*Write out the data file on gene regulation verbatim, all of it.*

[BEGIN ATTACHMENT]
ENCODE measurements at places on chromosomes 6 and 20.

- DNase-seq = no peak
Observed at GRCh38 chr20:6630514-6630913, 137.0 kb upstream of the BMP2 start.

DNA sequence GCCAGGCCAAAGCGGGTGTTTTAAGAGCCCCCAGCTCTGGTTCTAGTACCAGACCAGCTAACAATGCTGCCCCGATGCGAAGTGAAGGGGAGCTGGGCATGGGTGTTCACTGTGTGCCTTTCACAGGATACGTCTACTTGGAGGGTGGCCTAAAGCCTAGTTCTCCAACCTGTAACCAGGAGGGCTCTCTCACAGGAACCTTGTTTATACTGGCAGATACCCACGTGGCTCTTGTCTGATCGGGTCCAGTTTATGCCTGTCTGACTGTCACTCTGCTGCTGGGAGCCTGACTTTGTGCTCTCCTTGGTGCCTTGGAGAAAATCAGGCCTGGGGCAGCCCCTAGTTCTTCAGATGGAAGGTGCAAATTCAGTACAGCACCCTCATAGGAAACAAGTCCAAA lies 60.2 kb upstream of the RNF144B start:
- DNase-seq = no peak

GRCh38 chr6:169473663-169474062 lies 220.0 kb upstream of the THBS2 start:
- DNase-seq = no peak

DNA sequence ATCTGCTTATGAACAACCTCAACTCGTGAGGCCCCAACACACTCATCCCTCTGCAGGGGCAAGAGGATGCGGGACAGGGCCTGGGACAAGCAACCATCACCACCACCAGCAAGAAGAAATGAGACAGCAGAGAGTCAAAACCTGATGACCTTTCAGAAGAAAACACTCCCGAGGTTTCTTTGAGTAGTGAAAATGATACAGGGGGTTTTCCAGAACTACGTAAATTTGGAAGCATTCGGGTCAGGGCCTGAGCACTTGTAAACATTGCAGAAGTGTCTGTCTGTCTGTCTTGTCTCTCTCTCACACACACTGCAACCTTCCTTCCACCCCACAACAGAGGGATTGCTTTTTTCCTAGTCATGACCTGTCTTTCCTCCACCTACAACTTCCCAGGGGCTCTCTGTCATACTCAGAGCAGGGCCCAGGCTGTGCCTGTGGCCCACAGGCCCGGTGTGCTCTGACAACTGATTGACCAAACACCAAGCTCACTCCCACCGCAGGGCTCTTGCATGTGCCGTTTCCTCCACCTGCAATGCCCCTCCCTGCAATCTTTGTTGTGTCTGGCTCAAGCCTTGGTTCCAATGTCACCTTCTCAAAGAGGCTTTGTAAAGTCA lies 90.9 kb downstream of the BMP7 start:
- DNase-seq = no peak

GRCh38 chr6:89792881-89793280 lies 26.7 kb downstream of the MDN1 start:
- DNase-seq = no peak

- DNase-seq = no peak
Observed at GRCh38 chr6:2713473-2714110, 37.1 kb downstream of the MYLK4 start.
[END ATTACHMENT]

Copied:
ENCODE measurements at places on chromosomes 6 and 20.

- DNase-seq = no peak
Observed at GRCh38 chr20:6630514-6630913, 137.0 kb upstream of the BMP2 start.

DNA sequence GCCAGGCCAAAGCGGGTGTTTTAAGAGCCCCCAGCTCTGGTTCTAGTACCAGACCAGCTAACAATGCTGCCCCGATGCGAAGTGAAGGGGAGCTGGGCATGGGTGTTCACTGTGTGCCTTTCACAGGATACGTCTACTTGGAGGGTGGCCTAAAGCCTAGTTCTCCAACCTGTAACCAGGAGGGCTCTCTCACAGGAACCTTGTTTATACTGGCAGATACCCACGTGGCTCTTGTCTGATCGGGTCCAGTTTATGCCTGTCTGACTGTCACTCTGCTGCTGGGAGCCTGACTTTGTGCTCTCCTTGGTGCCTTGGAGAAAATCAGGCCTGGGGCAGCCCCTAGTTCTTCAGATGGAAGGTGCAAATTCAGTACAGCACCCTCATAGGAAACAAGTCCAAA lies 60.2 kb upstream of the RNF144B start:
- DNase-seq = no peak

GRCh38 chr6:169473663-169474062 lies 220.0 kb upstream of the THBS2 start:
- DNase-seq = no peak

DNA sequence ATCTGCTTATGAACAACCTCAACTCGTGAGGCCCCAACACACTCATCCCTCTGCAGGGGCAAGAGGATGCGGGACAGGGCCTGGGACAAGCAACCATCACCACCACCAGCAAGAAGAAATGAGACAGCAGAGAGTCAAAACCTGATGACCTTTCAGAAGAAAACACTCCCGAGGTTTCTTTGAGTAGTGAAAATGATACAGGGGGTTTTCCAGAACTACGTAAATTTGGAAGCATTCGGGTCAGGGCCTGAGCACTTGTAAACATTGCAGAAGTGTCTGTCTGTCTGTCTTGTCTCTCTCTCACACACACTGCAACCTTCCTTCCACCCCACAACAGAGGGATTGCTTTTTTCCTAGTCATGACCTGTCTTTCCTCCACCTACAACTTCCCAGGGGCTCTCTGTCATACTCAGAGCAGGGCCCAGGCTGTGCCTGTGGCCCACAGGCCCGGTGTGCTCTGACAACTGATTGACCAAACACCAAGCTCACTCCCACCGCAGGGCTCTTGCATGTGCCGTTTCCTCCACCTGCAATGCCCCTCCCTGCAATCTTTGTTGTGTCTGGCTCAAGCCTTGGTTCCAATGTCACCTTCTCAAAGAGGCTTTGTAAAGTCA lies 90.9 kb downstream of the BMP7 start:
- DNase-seq = no peak

GRCh38 chr6:89792881-89793280 lies 26.7 kb downstream of the MDN1 start:
- DNase-seq = no peak

- DNase-seq = no peak
Observed at GRCh38 chr6:2713473-2714110, 37.1 kb downstream of the MYLK4 start.